Mycobacterium Tuberculosis

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Tuberculosis, also known as TB, is a disease caused by the bacteria known as Mycobacterium Tuberculosis. This disease primary infects the lungs, also it can also invade other parts of the body, which is known as extra pulmonary tuberculosis. TB is an especially hard disease to control because the bacteria can lay dormant inside the body of a healthy person for years without being infectious to others or causing symptoms. This is known as latent TB. However, when the bacteria becomes active in the body and causes symptoms, the person is infectious. This is known as TB disease or active TB. (CDC, 2016)
Active TB in the lungs manifests as pulmonary symptoms. This includes severe, persistent cough, chest pain, and coughing up blood or sputum.
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The agent for TB, Mycobacterium Tuberculosis, is perfectly designed to infect those in low-income countries. As the TB bacteria is spread through the air, conditions where people are in close quarters are going to promote spread of TB. Lower-income countries typically suffer from overcrowding and multiple people may live in the same housing structure. This also ties into the environment in low-income countries. In addition to close quarters, low-income countries will have less sanitation and less access to testing and treatment for TB, promoting spread of TB in these …show more content…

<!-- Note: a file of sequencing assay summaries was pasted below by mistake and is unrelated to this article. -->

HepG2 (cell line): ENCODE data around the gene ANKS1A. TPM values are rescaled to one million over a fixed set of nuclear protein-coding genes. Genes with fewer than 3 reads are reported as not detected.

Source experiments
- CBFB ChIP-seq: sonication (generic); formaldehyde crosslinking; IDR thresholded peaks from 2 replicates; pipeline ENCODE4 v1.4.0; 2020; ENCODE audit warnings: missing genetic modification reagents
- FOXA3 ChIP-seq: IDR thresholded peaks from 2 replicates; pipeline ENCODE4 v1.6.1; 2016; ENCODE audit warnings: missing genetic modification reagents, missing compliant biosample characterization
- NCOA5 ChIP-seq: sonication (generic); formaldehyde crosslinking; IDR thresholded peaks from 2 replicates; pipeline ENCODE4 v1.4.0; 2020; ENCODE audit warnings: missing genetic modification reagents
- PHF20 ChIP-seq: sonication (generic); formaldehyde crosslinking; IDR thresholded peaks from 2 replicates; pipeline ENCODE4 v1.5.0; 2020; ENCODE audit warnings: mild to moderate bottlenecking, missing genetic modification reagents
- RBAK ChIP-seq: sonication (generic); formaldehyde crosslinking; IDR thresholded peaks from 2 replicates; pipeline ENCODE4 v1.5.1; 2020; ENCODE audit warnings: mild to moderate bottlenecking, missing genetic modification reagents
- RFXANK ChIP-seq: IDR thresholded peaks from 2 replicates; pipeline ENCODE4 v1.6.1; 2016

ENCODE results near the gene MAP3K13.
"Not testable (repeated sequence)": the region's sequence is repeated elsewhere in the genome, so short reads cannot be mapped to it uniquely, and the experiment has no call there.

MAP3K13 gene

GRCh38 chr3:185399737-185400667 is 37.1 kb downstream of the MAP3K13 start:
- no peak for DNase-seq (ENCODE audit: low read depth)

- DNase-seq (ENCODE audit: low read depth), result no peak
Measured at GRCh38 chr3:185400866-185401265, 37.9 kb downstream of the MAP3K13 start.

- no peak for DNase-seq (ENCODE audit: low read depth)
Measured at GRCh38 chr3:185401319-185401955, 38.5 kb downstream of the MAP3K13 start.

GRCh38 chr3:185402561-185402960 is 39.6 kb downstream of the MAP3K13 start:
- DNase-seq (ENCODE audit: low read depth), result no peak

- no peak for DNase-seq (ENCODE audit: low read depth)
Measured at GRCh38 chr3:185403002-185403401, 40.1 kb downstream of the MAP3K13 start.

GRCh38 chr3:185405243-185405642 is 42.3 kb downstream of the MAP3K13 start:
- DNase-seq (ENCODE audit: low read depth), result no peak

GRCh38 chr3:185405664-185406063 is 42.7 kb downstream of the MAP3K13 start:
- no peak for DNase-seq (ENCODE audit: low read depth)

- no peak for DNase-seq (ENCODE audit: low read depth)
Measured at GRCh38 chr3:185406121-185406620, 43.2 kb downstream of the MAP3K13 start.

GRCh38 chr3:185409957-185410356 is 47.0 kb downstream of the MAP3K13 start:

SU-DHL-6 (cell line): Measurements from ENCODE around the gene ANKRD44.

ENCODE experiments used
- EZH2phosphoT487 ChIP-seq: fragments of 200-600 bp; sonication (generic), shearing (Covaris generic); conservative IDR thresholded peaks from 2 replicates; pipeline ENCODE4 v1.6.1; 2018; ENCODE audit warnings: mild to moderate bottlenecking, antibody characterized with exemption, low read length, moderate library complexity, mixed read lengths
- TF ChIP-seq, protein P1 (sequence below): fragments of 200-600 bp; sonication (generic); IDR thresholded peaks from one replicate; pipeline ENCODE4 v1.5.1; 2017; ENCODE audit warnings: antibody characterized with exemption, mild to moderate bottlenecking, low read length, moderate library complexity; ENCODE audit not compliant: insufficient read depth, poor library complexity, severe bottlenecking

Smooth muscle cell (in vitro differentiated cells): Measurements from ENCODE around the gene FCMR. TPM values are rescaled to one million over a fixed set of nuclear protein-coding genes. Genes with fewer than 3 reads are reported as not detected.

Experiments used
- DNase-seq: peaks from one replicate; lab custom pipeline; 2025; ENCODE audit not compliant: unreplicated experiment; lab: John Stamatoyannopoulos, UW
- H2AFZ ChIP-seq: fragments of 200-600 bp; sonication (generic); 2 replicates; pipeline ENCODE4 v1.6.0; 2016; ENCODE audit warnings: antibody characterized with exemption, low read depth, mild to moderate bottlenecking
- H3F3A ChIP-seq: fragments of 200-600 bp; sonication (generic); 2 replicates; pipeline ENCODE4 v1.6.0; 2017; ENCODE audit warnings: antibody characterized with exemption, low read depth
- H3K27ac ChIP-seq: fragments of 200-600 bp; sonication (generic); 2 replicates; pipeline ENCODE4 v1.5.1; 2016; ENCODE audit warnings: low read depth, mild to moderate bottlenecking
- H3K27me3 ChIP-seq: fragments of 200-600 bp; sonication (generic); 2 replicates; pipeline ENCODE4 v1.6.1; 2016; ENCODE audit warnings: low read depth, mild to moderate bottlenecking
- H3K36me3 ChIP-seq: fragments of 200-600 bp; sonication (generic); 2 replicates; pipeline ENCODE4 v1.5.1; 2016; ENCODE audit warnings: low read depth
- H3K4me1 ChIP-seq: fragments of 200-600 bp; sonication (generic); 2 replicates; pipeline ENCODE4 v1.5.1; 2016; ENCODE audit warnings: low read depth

The health status of the host has a huge impact on whether or not a person infected with TB will become active and infectious. In a healthy person, TB infection can remain latent in the body for long periods of time. When a person’s immune system becomes weakened in some way, the TB bacteria then has the chance to become active and therefore infectious. For example, those with HIV, malnutrition, or who use tobacco are more likely to become active. The human immunodeficiency virus, or HIV plays an especially influential role in the spread and mortality of TB. WHO estimated that in 2014 at least one third of people living with HIV were also infected with TB. WHO further elaborates on this relationship between TB and HIV, stating that “HIV and TB form a lethal combination, each speeding the other 's progress. In 2014 about 0.4 million people died of HIV-associated TB. Approximately one third of deaths among HIV-positive people were due to TB in 2014.” (TB, WHO, 2014). Living with HIV makes a person 20-30 times more likely to become infected with TB, and those who has HIV are more likely to have active TB than latent

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